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First Adventure Ride on the TTR250

I’ve only ever been adventuring riding as a pillion until the weekend. In fact, aside from sporadic dirt riding down at the Waimakariri riverbed I’ve had very little to do with any off-road riding for ages. The delay in getting out there on my own bike was partly due to time, bike and gear, but I’d finally picked up some decent boots, jacket and pants to go with my deafening, but much loved, LS2 adventure helmet. Saturday was a big day for me then; it was to be my first adventure out on the TTR. Brent was coming along on his 990 so I wouldn’t get lost or kidnapped and turned into a skinsuit by “friendly locals”.  

I showed Brent the suggested route, which was mainly grade 1 and 2, with an optional section of grade 3. Will the TTR have enough fuel, I enquired, as I was doubtful. He looked thoughtful and appeared to be doing the math. “Yeah, easy as!” he said, enthusiastically – too enthusiastically.

Having gone for a few suburban practice rides the previous week, I’d decided I didn’t like the feel of the knobblies on the road. Every minute change of direction felt exaggerated. I needed an intermediary tyre that would alleviate this, so we swapped for slightly more road-oriented ones which also seemed to lower the gearing. This was awesome for me, as I was used to my low-geared Duke. We’d also removed the bar risers for now which were not necessary for me.

Photo 1 of First Adventure Ride on the TTR250
Classic Kiwi country. The closer to the mountains - the better!

We fuelled up and headed out of Rolleston, me somewhat tentatively at first, as I refamiliarised myself with the bike. We made a brief stop to watch a hot air balloon and make sure I was happy. I was already happy with how the new tyres changed the handling. I had Brent help me adjust the gear lever, however, as I couldn’t comfortably hook my toe under. It’s amazing how much little adjustments to the bike can change one’s enjoyment of the ride.

The morning was cool and refreshing. But by Hororata I had to stop and add some layers, my fingers were numb. When we reached Terrace Downs I had a hot chocolate and began to feel normal again. Brent also felt better after doing some wheelies in the driveway. Top bloke.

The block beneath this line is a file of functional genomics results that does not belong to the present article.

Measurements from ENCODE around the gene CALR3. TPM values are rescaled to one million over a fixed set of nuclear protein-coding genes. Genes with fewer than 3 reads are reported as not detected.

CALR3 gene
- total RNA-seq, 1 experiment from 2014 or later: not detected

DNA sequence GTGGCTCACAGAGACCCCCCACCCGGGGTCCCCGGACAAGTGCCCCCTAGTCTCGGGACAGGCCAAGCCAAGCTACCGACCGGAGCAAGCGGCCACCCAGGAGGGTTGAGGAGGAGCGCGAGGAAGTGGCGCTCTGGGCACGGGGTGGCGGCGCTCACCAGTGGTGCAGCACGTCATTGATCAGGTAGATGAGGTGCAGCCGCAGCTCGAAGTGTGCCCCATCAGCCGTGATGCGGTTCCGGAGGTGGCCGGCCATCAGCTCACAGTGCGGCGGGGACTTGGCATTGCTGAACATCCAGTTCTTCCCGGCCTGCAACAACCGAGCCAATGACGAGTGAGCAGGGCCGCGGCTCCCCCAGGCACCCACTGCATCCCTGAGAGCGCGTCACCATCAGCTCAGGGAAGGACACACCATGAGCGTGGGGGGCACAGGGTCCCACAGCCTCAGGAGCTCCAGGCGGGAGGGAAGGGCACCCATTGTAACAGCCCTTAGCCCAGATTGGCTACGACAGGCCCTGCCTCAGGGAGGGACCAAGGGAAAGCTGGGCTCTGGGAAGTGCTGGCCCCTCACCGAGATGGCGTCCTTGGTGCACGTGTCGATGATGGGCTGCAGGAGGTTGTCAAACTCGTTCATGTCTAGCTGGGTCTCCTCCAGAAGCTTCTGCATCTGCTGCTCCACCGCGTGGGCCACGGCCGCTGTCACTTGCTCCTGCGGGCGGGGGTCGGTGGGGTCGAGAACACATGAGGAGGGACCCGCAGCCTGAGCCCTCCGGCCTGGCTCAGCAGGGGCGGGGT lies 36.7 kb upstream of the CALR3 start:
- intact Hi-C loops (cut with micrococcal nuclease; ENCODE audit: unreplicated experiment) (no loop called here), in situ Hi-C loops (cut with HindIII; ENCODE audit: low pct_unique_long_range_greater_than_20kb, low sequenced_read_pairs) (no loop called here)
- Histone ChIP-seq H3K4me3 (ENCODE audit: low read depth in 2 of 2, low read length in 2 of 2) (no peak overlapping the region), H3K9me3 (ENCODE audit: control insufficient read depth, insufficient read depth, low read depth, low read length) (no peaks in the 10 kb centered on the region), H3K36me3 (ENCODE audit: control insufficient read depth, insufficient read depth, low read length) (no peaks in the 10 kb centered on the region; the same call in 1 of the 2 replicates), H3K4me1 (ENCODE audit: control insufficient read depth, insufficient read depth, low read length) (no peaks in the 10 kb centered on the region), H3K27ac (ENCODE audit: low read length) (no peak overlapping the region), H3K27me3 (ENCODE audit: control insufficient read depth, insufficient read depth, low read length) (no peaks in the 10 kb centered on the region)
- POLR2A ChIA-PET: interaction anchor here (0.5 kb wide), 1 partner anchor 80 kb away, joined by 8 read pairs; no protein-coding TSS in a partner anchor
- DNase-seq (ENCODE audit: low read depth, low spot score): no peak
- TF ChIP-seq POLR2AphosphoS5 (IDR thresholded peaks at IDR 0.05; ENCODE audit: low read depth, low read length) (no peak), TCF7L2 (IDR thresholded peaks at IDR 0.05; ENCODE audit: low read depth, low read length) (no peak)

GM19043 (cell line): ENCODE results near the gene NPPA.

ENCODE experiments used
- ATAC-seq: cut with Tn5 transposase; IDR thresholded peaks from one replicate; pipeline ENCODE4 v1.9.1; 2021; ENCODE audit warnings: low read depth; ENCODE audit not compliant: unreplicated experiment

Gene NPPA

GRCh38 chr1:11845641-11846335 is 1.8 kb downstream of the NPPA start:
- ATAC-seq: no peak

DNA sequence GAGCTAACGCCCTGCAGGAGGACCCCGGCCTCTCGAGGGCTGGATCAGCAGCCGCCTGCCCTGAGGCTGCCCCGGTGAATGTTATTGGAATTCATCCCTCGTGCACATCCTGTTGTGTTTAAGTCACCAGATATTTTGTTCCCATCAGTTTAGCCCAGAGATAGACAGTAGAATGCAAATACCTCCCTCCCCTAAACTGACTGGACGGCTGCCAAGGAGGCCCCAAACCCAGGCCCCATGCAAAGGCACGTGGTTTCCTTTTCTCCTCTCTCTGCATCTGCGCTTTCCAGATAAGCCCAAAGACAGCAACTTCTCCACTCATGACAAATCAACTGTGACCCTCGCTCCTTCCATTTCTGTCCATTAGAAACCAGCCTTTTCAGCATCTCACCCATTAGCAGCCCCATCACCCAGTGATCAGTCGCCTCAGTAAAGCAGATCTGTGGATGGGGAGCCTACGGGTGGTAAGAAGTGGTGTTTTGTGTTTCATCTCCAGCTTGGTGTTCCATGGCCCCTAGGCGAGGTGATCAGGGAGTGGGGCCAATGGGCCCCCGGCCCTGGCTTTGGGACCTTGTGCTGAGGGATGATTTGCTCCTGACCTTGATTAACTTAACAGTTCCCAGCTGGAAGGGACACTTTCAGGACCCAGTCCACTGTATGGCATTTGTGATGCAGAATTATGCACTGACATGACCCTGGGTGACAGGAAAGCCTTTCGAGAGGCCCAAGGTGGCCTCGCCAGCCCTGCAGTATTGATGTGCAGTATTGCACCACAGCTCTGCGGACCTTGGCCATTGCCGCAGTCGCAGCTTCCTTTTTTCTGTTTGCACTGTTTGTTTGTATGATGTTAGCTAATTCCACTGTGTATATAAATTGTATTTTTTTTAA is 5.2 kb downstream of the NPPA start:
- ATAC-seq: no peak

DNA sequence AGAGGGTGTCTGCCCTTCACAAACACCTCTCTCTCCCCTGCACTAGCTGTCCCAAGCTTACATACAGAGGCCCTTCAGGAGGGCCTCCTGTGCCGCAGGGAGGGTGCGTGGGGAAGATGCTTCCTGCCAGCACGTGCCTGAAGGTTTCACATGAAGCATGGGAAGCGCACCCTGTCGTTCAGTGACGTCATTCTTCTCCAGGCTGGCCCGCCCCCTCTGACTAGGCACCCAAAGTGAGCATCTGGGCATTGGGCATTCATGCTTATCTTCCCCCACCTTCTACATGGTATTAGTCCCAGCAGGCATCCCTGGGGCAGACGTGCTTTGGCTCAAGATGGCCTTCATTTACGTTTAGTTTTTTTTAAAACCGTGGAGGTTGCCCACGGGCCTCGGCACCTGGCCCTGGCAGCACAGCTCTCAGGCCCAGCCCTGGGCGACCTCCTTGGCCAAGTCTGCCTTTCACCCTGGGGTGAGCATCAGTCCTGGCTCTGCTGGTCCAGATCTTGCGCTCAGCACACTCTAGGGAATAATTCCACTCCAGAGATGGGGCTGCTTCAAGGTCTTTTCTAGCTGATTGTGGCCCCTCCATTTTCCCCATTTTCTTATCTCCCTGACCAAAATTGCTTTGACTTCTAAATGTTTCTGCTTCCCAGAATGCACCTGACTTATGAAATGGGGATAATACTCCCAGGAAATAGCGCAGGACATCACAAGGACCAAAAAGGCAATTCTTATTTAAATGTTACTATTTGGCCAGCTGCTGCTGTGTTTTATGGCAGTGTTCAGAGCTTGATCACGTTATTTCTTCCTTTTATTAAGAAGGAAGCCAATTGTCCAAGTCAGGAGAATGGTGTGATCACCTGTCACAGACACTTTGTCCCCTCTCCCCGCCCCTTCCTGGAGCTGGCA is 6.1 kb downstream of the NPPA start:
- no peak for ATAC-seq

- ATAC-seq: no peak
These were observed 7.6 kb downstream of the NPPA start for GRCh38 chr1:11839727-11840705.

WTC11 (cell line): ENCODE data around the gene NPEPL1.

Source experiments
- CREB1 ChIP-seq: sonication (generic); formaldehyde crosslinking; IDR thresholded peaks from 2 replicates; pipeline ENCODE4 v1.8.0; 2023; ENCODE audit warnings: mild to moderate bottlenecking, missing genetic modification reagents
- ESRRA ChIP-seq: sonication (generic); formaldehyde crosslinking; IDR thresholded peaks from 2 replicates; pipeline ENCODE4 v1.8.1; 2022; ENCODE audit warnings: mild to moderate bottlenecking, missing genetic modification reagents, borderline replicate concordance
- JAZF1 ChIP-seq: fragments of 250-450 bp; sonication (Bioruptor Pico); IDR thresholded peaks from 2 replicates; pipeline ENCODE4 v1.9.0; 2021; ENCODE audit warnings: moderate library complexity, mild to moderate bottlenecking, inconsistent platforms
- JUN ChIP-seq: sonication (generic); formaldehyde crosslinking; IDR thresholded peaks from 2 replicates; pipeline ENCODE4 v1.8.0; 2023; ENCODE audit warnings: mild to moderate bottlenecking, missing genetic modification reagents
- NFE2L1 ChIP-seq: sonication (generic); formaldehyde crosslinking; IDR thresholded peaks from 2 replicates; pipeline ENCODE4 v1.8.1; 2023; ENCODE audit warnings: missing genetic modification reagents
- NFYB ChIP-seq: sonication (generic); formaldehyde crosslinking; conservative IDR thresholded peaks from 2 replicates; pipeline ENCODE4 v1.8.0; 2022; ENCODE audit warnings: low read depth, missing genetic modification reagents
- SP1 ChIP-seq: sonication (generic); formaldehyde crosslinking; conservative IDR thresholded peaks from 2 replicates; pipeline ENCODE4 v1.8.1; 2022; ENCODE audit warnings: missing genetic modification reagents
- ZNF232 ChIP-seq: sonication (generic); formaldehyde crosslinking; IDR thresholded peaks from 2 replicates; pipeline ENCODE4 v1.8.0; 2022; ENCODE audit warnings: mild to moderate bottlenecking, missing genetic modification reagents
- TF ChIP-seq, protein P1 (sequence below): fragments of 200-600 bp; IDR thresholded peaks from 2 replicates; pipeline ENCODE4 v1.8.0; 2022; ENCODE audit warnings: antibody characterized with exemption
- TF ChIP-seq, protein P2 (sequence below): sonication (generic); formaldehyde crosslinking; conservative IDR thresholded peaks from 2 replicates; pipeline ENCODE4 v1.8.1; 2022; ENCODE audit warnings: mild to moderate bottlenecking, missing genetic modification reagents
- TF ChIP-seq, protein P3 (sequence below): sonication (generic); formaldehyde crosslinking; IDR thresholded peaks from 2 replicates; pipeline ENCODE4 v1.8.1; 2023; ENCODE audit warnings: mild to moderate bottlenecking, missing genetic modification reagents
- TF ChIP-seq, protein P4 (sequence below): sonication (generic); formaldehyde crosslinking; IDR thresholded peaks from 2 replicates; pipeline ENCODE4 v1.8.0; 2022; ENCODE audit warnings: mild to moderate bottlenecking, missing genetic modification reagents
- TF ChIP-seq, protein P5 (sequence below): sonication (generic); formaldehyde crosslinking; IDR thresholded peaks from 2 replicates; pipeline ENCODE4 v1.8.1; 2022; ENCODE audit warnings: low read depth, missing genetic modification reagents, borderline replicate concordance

Photo 2 of First Adventure Ride on the TTR250
Our first stop at Lake Coleridge, near Glenthorne Station. Greetings, Sandflies!
Photo 3 of First Adventure Ride on the TTR250
Our bikes blessing the landscape. And yes, I'll be replacing those indicators. Also, Sandflies.
Photo 4 of First Adventure Ride on the TTR250
Last photo here before the sandflies - avid fans of KTMs and Yamahas - overwhelmed us and we were forced to leave.

We made it to our first stop near Glenthorne Station, Lake Coleridge but couldn't remain here long because of the sandflies. They loved me and my blood. I swapped to my summer gloves and we escaped, heading onward to our second Lake Coleridge viewpoint near the head.

Photo 5 of First Adventure Ride on the TTR250
A happy Jess.

We were riding through freshly graded gravel throughout, which was actaully pretty fun. But it took away my ability to enjoy the view as I had to concentrate so much more. Brent had the experience and weight advantage here. I thought the technique was to power out of deep gravel but lifting the front wheel up didn’t do me any favours and I had a few hairy moments while I tried a bunch of different techniques.

I settled on a position that kept me slightly forward and elevated with a light grip on the bars. This seemed to do the trick for pretty much every precarious gravel moment thereafter, though I had to keep my hand off the front brake in case I accidently started to use the front brake like I was racing. Instead, I kept an index finger on the base of the brake lever which helped keep my throttle hand light.

Casper
Author of this article: Casper
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